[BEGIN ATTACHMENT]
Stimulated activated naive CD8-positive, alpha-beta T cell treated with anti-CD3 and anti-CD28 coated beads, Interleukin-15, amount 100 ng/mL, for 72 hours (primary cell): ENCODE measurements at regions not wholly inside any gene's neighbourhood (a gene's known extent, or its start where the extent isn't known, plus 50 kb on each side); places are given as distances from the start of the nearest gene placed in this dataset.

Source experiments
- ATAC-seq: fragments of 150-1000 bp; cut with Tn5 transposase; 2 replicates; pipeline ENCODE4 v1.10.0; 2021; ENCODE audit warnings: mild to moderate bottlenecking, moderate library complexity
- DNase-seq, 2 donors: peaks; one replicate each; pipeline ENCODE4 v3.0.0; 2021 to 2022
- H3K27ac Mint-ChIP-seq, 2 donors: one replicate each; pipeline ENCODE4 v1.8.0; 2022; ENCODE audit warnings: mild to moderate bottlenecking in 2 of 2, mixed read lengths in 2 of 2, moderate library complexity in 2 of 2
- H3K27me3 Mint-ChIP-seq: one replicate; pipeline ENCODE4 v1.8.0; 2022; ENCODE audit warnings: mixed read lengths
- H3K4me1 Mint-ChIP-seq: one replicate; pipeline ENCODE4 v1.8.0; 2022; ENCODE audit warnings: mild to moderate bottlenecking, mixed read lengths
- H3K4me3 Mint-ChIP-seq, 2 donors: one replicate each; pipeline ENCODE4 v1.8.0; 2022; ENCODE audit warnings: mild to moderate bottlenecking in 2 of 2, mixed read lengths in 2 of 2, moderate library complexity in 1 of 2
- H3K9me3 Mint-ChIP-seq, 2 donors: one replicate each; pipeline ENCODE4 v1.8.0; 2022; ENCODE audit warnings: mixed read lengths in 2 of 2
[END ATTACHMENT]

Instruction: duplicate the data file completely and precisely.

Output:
Stimulated activated naive CD8-positive, alpha-beta T cell treated with anti-CD3 and anti-CD28 coated beads, Interleukin-15, amount 100 ng/mL, for 72 hours (primary cell): ENCODE measurements at regions not wholly inside any gene's neighbourhood (a gene's known extent, or its start where the extent isn't known, plus 50 kb on each side); places are given as distances from the start of the nearest gene placed in this dataset.

Source experiments
- ATAC-seq: fragments of 150-1000 bp; cut with Tn5 transposase; 2 replicates; pipeline ENCODE4 v1.10.0; 2021; ENCODE audit warnings: mild to moderate bottlenecking, moderate library complexity
- DNase-seq, 2 donors: peaks; one replicate each; pipeline ENCODE4 v3.0.0; 2021 to 2022
- H3K27ac Mint-ChIP-seq, 2 donors: one replicate each; pipeline ENCODE4 v1.8.0; 2022; ENCODE audit warnings: mild to moderate bottlenecking in 2 of 2, mixed read lengths in 2 of 2, moderate library complexity in 2 of 2
- H3K27me3 Mint-ChIP-seq: one replicate; pipeline ENCODE4 v1.8.0; 2022; ENCODE audit warnings: mixed read lengths
- H3K4me1 Mint-ChIP-seq: one replicate; pipeline ENCODE4 v1.8.0; 2022; ENCODE audit warnings: mild to moderate bottlenecking, mixed read lengths
- H3K4me3 Mint-ChIP-seq, 2 donors: one replicate each; pipeline ENCODE4 v1.8.0; 2022; ENCODE audit warnings: mild to moderate bottlenecking in 2 of 2, mixed read lengths in 2 of 2, moderate library complexity in 1 of 2
- H3K9me3 Mint-ChIP-seq, 2 donors: one replicate each; pipeline ENCODE4 v1.8.0; 2022; ENCODE audit warnings: mixed read lengths in 2 of 2